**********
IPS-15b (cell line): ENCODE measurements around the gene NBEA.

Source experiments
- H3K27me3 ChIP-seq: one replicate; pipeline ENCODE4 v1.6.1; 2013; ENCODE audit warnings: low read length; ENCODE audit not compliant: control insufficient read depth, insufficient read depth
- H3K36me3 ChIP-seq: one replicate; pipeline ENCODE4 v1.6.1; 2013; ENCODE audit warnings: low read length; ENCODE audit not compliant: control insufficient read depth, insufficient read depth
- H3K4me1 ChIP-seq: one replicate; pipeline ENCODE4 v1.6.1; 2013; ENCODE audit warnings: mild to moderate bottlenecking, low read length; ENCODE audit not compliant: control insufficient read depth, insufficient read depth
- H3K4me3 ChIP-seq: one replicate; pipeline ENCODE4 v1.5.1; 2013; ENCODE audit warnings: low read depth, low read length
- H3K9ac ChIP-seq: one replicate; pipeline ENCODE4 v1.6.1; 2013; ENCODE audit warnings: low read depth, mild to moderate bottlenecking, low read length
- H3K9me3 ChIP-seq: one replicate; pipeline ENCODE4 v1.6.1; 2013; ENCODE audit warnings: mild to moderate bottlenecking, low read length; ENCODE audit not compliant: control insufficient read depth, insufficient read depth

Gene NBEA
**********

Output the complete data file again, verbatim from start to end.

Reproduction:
IPS-15b (cell line): ENCODE measurements around the gene NBEA.

Source experiments
- H3K27me3 ChIP-seq: one replicate; pipeline ENCODE4 v1.6.1; 2013; ENCODE audit warnings: low read length; ENCODE audit not compliant: control insufficient read depth, insufficient read depth
- H3K36me3 ChIP-seq: one replicate; pipeline ENCODE4 v1.6.1; 2013; ENCODE audit warnings: low read length; ENCODE audit not compliant: control insufficient read depth, insufficient read depth
- H3K4me1 ChIP-seq: one replicate; pipeline ENCODE4 v1.6.1; 2013; ENCODE audit warnings: mild to moderate bottlenecking, low read length; ENCODE audit not compliant: control insufficient read depth, insufficient read depth
- H3K4me3 ChIP-seq: one replicate; pipeline ENCODE4 v1.5.1; 2013; ENCODE audit warnings: low read depth, low read length
- H3K9ac ChIP-seq: one replicate; pipeline ENCODE4 v1.6.1; 2013; ENCODE audit warnings: low read depth, mild to moderate bottlenecking, low read length
- H3K9me3 ChIP-seq: one replicate; pipeline ENCODE4 v1.6.1; 2013; ENCODE audit warnings: mild to moderate bottlenecking, low read length; ENCODE audit not compliant: control insufficient read depth, insufficient read depth

Gene NBEA